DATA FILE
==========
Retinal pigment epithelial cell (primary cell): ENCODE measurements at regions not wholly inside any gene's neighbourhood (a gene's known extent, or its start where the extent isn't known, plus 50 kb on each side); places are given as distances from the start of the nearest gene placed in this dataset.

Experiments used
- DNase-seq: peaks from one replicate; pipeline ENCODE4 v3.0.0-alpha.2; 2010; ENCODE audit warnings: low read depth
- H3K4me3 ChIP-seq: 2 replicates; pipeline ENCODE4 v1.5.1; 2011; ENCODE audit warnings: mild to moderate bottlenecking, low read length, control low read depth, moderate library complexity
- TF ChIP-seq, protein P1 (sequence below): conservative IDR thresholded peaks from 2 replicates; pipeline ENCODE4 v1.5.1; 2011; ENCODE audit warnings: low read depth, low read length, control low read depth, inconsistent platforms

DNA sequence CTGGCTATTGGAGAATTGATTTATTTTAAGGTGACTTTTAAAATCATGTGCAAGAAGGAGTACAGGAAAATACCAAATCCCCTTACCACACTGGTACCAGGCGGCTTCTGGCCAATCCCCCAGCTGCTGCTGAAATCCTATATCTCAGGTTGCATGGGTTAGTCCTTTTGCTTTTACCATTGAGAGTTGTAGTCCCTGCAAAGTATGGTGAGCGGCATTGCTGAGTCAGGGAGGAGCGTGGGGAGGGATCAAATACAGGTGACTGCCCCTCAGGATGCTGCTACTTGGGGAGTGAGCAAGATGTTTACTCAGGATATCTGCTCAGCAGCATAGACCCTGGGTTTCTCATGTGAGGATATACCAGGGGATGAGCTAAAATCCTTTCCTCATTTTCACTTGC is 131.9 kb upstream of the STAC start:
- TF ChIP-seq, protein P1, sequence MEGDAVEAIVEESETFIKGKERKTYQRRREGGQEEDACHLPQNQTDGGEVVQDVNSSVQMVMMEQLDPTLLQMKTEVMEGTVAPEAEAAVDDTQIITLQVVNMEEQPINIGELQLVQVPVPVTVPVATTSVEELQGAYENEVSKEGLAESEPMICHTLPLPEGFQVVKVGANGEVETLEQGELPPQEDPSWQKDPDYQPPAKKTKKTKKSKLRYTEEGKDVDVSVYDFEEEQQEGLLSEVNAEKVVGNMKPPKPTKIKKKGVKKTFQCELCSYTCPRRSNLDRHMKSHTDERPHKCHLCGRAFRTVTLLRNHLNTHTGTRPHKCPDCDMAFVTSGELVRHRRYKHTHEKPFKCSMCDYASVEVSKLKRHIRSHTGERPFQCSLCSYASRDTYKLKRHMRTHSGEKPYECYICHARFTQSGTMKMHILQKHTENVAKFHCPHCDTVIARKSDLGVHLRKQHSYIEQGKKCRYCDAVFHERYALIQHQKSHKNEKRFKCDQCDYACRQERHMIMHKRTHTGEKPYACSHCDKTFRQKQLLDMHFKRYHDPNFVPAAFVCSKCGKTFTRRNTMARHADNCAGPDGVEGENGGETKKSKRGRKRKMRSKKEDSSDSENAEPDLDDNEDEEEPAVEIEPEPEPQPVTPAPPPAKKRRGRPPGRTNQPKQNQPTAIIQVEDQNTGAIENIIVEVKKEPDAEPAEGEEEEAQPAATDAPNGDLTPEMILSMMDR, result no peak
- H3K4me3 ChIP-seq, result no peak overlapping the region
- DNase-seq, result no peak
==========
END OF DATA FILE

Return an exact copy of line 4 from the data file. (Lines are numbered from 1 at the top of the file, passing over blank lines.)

- H3K4me3 ChIP-seq: 2 replicates; pipeline ENCODE4 v1.5.1; 2011; ENCODE audit warnings: mild to moderate bottlenecking, low read length, control low read depth, moderate library complexity